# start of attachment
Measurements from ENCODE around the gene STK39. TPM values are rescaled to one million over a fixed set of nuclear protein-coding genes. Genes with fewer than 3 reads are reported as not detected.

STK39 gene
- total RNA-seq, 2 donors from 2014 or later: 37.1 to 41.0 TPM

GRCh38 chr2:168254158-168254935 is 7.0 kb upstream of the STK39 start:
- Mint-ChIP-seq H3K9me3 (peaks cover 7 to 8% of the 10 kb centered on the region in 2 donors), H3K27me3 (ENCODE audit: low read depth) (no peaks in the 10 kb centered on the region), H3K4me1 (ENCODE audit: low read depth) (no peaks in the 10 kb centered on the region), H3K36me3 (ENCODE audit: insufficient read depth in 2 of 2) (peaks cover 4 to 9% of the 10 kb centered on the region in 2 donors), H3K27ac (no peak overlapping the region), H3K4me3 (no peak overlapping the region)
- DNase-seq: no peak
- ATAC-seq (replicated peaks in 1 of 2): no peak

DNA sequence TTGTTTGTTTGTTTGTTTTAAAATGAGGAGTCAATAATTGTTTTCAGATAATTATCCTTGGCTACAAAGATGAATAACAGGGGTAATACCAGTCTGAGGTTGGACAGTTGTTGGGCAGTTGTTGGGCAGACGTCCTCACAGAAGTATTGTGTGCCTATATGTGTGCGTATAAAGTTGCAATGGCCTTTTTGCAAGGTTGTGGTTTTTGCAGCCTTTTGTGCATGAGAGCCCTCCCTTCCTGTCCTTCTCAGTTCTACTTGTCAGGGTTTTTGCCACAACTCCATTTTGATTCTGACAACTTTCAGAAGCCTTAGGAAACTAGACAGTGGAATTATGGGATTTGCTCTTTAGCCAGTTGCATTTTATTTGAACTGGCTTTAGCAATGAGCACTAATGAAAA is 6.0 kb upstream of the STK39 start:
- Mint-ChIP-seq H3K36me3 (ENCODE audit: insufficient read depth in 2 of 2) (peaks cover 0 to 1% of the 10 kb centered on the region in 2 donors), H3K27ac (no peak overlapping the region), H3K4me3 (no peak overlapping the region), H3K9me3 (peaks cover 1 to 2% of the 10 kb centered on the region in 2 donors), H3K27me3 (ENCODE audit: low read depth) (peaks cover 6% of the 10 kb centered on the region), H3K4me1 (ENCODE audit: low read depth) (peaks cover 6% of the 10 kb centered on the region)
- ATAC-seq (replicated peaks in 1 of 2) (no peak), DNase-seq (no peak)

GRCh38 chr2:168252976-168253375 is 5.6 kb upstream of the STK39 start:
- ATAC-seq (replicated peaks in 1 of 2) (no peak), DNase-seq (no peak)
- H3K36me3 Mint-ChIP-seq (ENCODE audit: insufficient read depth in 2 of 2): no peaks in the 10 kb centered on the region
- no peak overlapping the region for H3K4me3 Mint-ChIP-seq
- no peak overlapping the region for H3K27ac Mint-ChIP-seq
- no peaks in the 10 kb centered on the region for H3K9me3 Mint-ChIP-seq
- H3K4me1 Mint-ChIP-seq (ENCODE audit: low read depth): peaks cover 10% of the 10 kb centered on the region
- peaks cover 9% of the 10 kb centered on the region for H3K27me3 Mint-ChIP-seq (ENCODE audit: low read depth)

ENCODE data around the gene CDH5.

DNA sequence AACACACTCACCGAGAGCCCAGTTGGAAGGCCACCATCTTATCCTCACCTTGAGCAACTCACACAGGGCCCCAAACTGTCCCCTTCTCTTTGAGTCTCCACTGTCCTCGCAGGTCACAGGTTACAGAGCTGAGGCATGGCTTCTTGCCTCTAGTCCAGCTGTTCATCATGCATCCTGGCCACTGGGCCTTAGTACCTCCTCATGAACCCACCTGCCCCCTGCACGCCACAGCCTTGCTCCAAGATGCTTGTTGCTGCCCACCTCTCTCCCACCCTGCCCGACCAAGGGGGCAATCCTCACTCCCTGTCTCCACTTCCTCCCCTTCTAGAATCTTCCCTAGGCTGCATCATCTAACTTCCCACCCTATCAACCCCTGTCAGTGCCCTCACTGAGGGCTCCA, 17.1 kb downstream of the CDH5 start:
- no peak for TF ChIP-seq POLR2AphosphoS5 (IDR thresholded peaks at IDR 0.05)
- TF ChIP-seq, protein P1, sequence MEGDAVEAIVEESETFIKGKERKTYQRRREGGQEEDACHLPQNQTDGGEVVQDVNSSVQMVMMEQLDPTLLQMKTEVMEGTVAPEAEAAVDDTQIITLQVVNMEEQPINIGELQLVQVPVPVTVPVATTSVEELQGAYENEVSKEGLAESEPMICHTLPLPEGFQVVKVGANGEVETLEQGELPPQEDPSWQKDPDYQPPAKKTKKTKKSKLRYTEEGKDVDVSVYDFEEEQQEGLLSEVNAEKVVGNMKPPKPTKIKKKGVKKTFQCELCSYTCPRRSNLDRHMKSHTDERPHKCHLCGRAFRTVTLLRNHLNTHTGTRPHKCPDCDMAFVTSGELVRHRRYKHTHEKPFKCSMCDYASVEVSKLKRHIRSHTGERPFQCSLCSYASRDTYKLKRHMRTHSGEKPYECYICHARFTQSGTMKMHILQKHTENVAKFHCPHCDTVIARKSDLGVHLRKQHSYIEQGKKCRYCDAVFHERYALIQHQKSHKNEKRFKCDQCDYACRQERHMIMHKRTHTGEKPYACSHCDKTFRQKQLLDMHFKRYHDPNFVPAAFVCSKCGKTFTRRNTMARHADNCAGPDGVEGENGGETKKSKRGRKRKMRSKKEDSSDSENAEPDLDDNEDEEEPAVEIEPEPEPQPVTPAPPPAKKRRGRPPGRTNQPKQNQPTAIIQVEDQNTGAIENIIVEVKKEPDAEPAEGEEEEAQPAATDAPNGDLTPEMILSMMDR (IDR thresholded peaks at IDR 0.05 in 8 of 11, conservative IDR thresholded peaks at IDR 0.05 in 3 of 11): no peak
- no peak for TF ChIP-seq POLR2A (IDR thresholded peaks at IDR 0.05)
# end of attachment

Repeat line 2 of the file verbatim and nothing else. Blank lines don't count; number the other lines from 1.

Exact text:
STK39 gene